Plato, in Phædro, p. 325., transl. Taylor.

since it will not recover the use of its wings until that period, except it be the soul of one who has philosophised sincerely, or, together with philosophy, has loved beautiful forms. These, indeed, in the third period of 1000 years, if they have thrice chosen this mode of life in succession . . . . shall, in the 3000dth year, fly away to their pristine abode; but other souls being arrived at the end of their first life shall be judged. And of those who are judged, some, proceeding to a subterraneous place of judgment, shall there sustain the punishments they have deserved; but others, in consequence of a favourable judgment, being elevated into a certain celestial place, shall pass their time in a manner becoming the life they have lived in a human shape. And, in the 1000dth year, both the kinds of those who have been judged, returning to the lot and election of a second life, shall each of them receive a life agreeable to his desire. Here also the human soul shall pass into the life of a beast; and from that of a beast again into a man, if it has first been the soul of a man. For the soul which has never perceived the truth cannot pass into the human form."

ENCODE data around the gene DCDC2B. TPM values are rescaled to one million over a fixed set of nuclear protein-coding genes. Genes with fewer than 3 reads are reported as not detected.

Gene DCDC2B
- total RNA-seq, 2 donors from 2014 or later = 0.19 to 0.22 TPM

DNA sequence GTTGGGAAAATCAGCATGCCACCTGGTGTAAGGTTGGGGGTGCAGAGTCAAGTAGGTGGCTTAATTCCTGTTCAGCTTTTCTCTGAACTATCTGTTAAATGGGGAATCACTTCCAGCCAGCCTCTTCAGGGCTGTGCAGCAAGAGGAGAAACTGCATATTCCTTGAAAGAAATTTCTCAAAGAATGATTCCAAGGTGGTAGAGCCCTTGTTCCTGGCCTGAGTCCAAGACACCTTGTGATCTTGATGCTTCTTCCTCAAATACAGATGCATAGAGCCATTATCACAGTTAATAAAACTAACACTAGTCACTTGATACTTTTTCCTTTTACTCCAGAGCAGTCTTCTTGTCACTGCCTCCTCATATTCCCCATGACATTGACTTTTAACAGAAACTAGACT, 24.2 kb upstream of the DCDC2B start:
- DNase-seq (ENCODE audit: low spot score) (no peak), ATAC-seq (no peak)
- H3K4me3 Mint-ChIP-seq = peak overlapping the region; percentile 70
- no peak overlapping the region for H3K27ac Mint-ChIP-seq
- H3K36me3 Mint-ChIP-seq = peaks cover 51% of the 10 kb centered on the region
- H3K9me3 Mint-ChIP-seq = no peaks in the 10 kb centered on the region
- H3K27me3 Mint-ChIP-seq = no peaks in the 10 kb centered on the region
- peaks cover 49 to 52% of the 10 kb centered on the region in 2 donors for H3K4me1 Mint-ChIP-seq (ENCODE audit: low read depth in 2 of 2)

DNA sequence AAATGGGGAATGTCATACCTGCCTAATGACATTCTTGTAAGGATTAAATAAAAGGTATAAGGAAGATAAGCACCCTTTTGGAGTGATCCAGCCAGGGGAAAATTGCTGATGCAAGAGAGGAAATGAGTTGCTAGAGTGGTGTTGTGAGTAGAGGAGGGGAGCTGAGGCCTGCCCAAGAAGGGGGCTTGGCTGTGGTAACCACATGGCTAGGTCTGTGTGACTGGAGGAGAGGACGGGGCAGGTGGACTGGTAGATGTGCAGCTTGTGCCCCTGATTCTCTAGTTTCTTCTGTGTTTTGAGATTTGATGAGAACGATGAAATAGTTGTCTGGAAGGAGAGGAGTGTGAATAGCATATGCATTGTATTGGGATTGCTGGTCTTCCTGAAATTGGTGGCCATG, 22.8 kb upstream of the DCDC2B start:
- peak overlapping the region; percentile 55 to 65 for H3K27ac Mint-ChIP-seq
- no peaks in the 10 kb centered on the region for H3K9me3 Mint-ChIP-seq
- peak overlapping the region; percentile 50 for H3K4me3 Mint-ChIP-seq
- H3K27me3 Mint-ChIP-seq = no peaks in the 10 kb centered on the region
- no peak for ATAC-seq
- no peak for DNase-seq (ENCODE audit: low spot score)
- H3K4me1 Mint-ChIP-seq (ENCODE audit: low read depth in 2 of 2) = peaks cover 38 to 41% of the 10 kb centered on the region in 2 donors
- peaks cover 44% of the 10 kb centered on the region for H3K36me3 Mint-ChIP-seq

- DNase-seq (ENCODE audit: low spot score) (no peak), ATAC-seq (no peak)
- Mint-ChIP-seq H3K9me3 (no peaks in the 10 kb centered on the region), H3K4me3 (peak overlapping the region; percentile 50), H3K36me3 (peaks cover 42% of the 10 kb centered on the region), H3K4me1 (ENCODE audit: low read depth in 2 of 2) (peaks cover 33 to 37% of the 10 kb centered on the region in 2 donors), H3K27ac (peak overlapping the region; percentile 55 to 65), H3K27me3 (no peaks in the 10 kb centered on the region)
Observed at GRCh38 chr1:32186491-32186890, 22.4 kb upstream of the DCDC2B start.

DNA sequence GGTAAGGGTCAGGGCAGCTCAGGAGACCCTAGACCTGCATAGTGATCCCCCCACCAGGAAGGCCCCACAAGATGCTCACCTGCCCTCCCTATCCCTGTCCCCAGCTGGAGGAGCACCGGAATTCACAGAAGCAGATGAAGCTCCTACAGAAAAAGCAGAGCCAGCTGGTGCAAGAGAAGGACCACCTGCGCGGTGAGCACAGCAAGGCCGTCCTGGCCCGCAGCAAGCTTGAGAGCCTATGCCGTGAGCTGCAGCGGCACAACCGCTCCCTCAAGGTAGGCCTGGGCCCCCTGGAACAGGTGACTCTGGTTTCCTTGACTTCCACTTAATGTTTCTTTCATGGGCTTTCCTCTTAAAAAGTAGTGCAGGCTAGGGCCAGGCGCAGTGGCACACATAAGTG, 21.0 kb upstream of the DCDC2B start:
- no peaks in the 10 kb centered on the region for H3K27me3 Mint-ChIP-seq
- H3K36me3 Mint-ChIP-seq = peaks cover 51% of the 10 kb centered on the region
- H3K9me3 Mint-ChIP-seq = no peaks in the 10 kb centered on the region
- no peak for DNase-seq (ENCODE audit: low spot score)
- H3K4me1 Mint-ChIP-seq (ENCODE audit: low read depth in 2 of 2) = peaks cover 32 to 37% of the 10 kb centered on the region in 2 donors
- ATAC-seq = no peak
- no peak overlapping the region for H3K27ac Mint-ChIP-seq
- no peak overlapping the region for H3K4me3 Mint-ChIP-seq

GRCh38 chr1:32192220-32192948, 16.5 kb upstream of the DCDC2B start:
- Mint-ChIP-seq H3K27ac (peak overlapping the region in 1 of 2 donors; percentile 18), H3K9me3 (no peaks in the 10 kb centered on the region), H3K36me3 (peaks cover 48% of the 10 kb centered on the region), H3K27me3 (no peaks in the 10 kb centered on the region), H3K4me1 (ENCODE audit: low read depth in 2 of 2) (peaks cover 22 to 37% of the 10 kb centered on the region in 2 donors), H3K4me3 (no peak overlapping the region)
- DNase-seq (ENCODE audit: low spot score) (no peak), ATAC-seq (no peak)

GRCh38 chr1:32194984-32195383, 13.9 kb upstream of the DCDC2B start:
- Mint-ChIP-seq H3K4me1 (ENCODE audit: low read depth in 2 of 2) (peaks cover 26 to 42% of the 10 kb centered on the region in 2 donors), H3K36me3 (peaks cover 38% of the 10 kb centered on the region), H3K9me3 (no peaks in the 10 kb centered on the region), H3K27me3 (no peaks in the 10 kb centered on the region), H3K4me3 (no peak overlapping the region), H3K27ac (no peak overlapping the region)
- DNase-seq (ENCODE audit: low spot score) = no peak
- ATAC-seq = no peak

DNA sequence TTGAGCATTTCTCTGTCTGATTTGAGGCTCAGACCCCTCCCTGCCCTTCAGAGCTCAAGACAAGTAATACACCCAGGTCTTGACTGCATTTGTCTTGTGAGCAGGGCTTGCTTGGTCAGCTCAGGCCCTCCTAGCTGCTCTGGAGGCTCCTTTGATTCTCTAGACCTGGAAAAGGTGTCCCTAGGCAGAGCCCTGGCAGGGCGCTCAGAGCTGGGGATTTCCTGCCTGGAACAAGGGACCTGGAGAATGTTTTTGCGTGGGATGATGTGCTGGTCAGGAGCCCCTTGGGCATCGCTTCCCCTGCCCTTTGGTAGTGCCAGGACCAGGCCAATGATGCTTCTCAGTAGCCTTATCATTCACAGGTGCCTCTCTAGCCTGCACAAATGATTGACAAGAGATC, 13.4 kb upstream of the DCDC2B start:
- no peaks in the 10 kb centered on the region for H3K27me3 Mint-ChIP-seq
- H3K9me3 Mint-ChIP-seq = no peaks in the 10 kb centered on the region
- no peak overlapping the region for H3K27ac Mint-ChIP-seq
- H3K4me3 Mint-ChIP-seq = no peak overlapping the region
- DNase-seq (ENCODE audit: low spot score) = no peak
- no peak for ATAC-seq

It is possible that the Egyptians also supposed the period of 3000 years to have been confined to those who had led a philosophically virtuous life; but it is difficult to determine if the full number of 10,000 years was required for other souls. From the fact of the number 10 signifying completion

*This agrees with the Egyptian notion of a winged soul. Vide suprà, Vol. I. (Second Series) p. 442.